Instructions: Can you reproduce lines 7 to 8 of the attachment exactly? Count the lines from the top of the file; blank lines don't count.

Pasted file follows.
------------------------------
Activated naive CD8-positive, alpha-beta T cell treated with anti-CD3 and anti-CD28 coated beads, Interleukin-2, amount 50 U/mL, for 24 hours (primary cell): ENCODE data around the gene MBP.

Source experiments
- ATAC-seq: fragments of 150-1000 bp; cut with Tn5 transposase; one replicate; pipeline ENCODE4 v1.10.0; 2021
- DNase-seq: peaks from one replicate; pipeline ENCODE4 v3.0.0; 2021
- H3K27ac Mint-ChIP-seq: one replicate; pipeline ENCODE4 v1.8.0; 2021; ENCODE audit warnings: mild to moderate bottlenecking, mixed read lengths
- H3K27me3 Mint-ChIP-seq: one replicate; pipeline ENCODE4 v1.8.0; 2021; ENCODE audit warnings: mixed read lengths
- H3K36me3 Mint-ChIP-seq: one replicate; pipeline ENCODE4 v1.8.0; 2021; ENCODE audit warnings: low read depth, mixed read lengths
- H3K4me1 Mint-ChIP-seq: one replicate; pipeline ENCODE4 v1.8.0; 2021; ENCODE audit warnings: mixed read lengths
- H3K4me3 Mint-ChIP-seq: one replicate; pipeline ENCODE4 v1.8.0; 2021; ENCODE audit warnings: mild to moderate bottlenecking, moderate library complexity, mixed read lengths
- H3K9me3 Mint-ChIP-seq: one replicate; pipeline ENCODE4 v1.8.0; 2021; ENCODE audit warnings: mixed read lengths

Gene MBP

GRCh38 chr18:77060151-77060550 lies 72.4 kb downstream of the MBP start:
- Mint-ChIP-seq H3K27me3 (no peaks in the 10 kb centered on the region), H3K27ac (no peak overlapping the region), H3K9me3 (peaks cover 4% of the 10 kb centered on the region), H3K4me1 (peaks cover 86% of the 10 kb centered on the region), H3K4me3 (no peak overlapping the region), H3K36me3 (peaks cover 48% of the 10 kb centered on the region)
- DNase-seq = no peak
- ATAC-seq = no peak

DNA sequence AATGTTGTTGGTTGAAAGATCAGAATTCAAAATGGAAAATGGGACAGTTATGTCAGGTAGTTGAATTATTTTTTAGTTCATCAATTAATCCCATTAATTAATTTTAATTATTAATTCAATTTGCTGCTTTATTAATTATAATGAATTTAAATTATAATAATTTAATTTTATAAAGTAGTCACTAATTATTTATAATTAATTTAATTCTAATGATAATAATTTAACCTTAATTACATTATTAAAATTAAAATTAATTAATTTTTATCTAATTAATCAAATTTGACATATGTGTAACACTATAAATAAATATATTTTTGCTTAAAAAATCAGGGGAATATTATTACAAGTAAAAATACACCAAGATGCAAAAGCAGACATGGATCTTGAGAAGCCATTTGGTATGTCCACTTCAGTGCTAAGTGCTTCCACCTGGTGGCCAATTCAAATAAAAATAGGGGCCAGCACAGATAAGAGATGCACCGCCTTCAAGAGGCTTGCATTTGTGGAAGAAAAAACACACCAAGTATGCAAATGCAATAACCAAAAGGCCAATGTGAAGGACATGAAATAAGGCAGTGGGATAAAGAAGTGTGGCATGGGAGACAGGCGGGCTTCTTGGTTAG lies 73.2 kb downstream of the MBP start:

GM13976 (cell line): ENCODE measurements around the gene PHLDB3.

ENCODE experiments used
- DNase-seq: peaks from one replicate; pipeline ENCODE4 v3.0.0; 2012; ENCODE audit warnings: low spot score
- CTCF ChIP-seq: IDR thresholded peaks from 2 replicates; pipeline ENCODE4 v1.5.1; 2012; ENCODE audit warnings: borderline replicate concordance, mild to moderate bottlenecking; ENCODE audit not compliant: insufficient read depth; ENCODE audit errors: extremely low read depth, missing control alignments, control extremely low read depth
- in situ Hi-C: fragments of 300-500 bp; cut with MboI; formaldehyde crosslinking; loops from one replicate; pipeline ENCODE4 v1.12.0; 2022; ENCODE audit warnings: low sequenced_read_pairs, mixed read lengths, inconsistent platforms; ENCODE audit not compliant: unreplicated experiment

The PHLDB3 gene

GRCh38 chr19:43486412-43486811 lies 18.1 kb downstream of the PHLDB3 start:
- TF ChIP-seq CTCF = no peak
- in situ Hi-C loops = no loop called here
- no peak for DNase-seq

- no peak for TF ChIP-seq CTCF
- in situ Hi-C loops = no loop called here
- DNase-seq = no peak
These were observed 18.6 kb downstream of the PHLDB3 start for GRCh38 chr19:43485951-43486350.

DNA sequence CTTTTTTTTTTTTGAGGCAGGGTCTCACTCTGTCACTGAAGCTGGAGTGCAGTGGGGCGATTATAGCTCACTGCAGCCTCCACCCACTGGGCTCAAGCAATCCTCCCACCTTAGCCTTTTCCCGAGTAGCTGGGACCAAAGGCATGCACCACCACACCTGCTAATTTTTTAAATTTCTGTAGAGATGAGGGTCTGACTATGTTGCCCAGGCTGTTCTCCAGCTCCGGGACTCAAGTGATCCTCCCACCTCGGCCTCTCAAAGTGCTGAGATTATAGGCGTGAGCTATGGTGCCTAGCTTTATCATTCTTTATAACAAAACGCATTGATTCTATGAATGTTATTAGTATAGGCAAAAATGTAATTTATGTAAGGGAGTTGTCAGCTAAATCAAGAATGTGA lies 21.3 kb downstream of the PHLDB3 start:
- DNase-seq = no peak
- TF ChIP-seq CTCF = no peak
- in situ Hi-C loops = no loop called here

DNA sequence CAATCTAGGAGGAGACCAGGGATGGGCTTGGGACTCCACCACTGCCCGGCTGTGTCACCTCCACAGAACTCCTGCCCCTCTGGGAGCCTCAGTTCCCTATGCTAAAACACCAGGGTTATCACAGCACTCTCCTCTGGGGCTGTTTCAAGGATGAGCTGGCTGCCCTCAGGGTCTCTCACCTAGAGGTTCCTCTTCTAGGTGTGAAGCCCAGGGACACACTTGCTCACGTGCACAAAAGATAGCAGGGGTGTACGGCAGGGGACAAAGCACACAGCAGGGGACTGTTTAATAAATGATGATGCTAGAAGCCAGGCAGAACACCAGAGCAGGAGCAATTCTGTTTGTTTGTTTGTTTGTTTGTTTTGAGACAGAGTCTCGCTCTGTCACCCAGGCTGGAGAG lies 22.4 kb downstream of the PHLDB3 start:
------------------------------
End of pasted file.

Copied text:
- H3K36me3 Mint-ChIP-seq: one replicate; pipeline ENCODE4 v1.8.0; 2021; ENCODE audit warnings: low read depth, mixed read lengths
- H3K4me1 Mint-ChIP-seq: one replicate; pipeline ENCODE4 v1.8.0; 2021; ENCODE audit warnings: mixed read lengths